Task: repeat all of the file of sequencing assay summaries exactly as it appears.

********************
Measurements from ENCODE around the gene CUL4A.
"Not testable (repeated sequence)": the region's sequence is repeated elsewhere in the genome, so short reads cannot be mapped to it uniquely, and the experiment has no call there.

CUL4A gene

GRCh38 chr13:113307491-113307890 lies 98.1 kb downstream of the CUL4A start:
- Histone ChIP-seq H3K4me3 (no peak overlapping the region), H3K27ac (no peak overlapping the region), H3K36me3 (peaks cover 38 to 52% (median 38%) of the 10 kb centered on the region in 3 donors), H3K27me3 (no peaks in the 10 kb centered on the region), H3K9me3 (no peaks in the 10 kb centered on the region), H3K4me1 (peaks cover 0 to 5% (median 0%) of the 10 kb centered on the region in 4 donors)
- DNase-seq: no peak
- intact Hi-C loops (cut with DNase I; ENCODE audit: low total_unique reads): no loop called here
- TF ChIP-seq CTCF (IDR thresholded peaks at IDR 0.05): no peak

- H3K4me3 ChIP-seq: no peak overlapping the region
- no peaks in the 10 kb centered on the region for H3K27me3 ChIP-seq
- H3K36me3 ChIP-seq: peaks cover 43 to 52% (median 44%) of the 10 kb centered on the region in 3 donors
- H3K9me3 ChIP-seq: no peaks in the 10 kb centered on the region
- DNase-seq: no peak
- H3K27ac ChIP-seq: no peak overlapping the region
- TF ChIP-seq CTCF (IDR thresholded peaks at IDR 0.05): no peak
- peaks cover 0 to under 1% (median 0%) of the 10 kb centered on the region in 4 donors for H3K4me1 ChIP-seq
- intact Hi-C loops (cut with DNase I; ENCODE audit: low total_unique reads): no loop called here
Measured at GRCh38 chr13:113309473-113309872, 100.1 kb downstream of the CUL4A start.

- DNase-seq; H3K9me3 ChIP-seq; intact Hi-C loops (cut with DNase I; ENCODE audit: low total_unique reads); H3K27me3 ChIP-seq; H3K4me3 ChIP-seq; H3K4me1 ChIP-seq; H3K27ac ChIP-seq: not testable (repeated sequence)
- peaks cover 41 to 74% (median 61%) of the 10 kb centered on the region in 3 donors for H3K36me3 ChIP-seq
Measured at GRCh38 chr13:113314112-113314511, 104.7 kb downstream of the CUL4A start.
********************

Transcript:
Measurements from ENCODE around the gene CUL4A.
"Not testable (repeated sequence)": the region's sequence is repeated elsewhere in the genome, so short reads cannot be mapped to it uniquely, and the experiment has no call there.

CUL4A gene

GRCh38 chr13:113307491-113307890 lies 98.1 kb downstream of the CUL4A start:
- Histone ChIP-seq H3K4me3 (no peak overlapping the region), H3K27ac (no peak overlapping the region), H3K36me3 (peaks cover 38 to 52% (median 38%) of the 10 kb centered on the region in 3 donors), H3K27me3 (no peaks in the 10 kb centered on the region), H3K9me3 (no peaks in the 10 kb centered on the region), H3K4me1 (peaks cover 0 to 5% (median 0%) of the 10 kb centered on the region in 4 donors)
- DNase-seq: no peak
- intact Hi-C loops (cut with DNase I; ENCODE audit: low total_unique reads): no loop called here
- TF ChIP-seq CTCF (IDR thresholded peaks at IDR 0.05): no peak

- H3K4me3 ChIP-seq: no peak overlapping the region
- no peaks in the 10 kb centered on the region for H3K27me3 ChIP-seq
- H3K36me3 ChIP-seq: peaks cover 43 to 52% (median 44%) of the 10 kb centered on the region in 3 donors
- H3K9me3 ChIP-seq: no peaks in the 10 kb centered on the region
- DNase-seq: no peak
- H3K27ac ChIP-seq: no peak overlapping the region
- TF ChIP-seq CTCF (IDR thresholded peaks at IDR 0.05): no peak
- peaks cover 0 to under 1% (median 0%) of the 10 kb centered on the region in 4 donors for H3K4me1 ChIP-seq
- intact Hi-C loops (cut with DNase I; ENCODE audit: low total_unique reads): no loop called here
Measured at GRCh38 chr13:113309473-113309872, 100.1 kb downstream of the CUL4A start.

- DNase-seq; H3K9me3 ChIP-seq; intact Hi-C loops (cut with DNase I; ENCODE audit: low total_unique reads); H3K27me3 ChIP-seq; H3K4me3 ChIP-seq; H3K4me1 ChIP-seq; H3K27ac ChIP-seq: not testable (repeated sequence)
- peaks cover 41 to 74% (median 61%) of the 10 kb centered on the region in 3 donors for H3K36me3 ChIP-seq
Measured at GRCh38 chr13:113314112-113314511, 104.7 kb downstream of the CUL4A start.